I used the Applied Data Science with Python Specialization on Coursera to build a foundation of knowledge in data science. But I learned way more when I worked on building A Gentle Introduction to Exploratory Data Analysis. It was wrong too. People who read it did their own research and told me. So I fixed it. And then there was another error someone else found. Every error I fixed, I learned something new. Something deeper. Something I didn’t see before.

Having a foundation of knowledge is important. Knowing how to peddle, how to brake and how to steer is important for riding a bike. But learning more about these things isn’t going to help you when the training wheels come off.

It’s the same with courses. You can keep completing more courses, improving your foundation of knowledge (and you should) but don’t mistake this for competency.

Doing more courses on how to peddle better won’t enable you to ride a bike.

Only once you take your training wheels off do you learn to ride.

Something that might not work

That’s how the best projects start out.

When you go on a journey, it’s nice to have a compass and a map. But what if you only had to choose one? Which is more important?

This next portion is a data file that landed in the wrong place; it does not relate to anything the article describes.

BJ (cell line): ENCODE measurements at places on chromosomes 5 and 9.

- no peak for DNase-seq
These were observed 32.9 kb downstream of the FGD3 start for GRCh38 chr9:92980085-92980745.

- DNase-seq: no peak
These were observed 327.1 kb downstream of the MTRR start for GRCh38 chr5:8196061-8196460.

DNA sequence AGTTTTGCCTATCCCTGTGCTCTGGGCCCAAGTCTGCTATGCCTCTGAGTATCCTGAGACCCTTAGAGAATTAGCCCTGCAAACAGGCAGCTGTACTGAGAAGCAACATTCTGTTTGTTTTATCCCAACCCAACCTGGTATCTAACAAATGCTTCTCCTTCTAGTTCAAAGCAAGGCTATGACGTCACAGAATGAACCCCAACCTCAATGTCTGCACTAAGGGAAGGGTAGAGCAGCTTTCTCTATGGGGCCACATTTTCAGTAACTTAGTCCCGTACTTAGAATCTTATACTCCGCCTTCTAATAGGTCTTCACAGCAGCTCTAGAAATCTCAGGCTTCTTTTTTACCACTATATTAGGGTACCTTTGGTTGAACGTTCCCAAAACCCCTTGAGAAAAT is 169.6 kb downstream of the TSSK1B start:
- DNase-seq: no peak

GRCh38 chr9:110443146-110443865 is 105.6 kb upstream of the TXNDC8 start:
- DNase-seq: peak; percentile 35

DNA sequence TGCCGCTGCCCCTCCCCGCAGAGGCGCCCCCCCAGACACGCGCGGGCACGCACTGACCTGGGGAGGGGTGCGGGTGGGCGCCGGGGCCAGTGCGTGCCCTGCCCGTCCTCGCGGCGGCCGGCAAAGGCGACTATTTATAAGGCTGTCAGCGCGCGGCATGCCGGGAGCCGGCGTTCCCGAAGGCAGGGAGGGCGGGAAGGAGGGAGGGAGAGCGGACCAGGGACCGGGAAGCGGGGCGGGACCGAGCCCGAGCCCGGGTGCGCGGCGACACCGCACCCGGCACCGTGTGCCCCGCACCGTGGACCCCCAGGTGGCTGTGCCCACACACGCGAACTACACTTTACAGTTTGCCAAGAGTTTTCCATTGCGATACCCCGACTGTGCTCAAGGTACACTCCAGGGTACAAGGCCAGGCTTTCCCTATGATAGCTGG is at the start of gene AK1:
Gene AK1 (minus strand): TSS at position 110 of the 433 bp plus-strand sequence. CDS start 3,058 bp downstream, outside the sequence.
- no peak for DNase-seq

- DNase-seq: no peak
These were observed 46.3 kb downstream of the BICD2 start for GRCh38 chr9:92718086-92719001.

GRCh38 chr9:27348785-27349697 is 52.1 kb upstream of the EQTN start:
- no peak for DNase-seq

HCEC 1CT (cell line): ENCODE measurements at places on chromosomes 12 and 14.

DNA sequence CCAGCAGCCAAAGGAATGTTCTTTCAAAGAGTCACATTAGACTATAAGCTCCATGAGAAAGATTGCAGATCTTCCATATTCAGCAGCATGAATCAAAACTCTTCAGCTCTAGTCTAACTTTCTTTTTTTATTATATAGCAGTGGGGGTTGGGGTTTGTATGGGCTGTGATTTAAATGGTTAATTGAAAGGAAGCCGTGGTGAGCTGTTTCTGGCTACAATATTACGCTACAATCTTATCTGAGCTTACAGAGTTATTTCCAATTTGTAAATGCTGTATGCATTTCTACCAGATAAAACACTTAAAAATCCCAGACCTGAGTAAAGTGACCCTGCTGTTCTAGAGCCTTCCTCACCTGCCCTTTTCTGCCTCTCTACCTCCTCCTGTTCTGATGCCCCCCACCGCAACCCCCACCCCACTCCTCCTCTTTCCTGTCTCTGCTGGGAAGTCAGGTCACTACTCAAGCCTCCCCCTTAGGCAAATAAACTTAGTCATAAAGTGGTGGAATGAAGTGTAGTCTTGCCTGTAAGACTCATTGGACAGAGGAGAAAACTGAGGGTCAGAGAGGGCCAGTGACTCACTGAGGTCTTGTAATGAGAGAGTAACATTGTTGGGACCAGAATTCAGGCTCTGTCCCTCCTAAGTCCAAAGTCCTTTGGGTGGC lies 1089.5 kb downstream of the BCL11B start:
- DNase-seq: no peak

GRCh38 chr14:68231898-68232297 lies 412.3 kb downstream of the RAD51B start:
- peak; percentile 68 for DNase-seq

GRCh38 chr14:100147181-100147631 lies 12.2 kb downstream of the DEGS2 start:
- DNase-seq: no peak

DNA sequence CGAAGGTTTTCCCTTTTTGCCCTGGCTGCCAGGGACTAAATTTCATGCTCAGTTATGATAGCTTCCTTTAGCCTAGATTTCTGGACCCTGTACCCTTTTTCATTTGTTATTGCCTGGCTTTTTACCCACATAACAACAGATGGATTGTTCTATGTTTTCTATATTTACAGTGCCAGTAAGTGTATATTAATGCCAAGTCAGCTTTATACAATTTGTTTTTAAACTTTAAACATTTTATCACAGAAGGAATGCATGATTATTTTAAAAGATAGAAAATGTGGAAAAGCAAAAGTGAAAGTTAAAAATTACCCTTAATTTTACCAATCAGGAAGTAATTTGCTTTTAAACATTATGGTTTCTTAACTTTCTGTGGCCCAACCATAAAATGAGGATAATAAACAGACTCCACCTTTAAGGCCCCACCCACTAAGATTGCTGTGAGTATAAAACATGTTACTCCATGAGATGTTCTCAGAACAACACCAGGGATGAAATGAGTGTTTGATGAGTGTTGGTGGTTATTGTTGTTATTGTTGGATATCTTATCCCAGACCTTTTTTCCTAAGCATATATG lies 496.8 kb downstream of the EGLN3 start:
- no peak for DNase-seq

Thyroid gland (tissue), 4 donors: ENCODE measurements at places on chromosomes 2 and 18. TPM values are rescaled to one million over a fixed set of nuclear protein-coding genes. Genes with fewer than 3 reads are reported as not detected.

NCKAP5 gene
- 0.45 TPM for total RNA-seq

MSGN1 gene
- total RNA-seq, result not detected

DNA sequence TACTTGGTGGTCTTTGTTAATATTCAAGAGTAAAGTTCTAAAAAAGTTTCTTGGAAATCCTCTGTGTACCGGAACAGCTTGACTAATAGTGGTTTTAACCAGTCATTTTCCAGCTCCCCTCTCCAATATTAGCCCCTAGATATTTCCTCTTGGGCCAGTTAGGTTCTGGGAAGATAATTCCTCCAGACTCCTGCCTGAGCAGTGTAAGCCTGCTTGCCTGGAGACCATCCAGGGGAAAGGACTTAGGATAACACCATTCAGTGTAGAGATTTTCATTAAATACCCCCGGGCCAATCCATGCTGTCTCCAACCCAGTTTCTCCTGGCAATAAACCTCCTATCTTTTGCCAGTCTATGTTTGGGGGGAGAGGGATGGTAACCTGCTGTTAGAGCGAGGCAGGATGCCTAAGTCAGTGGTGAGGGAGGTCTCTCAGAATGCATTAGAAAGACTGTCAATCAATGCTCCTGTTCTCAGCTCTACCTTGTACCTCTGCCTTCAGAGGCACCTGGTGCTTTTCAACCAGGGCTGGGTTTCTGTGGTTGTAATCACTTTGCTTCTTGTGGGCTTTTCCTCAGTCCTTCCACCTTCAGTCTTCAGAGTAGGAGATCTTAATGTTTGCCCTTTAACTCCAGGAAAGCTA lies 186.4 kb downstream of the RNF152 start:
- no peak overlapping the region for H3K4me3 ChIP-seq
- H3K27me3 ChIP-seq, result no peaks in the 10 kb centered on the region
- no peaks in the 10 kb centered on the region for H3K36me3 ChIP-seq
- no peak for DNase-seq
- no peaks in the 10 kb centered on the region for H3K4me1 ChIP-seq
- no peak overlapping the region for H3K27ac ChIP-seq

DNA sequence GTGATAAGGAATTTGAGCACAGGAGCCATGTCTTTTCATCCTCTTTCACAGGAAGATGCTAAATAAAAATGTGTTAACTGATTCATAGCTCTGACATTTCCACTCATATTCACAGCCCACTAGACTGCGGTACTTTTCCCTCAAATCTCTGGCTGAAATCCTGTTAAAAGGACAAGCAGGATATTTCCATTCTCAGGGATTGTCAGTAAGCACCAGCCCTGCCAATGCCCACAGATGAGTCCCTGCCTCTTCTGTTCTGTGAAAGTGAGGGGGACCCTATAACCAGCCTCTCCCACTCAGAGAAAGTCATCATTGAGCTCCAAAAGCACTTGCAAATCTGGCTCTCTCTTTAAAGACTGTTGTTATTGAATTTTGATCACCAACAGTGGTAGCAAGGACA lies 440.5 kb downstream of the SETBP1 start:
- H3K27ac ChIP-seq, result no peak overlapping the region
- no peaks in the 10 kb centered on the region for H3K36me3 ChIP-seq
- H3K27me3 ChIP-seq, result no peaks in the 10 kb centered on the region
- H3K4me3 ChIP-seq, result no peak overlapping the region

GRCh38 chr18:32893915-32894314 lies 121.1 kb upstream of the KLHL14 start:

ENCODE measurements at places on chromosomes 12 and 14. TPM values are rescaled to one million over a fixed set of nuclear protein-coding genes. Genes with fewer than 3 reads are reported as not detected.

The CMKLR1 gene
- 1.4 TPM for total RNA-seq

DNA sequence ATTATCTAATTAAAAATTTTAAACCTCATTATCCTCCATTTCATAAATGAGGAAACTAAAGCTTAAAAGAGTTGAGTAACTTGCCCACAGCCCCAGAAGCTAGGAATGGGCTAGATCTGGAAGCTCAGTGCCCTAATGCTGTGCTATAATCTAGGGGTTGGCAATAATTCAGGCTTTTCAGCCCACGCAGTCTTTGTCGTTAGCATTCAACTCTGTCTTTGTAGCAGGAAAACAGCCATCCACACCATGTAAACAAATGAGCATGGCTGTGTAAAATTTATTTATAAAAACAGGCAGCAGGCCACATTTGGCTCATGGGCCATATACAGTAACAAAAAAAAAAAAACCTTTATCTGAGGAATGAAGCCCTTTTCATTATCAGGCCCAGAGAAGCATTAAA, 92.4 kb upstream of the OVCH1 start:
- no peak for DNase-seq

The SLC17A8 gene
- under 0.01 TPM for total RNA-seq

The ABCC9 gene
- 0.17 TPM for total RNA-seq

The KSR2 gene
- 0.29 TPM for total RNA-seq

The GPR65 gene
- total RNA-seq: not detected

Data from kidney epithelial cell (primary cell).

The compass.

Why?

Because a map only has a set number of paths. A compass can be used in an unlimited number of ways.

That’s how you can structure your own projects. Start with a direction you want to head in. A thought, an idea. That’s your compass.

Planning out the steps you’ll take is valuable but don’t let it hold back exploration.

No great project ever started with someone knowing the exact path they were going to take in advance. If you already knew how it was going to work out, you’d get bored. A known future is already the past.

The crossover rule

Here’s where the remixing of ideas comes in. Let’s say you’ve been learning about data science and machine learning. You’ve done some courses but now you’re looking for more.

It’s unlikely you’ll ever be the best at one thing. You can try but remember, competition is fierce. A better option is to be the best at the crossover. The crossover of two things, three things, four things. Not too many though, otherwise the quality will start to decline.

How does this relate to projects?

You can take the foundation of knowledge you’ve been building through courses and combine it with the research you’ve done on mental health. How can you use data to show others insights into the world of mental health?

If you’re a musician you can use machine learning to construct a new song out of the old recording tapes you have.

The examples are endless but the formula stays the same. Whatever your interests, health, art, technology, science, finance, engineering, weather, where’s the crossover?

The crossover happens when you take one of your skills and pair it with another.

Permission to be wrong

Get something wrong on the test and it used to come back with a red cross saying you’re wrong next to it.

School reinforces avoiding being wrong. Life encourages it.

This doesn’t mean you should have the goal of being wrong. But when you’re starting on new work of your own. A project which might not work, give yourself permission to be wrong.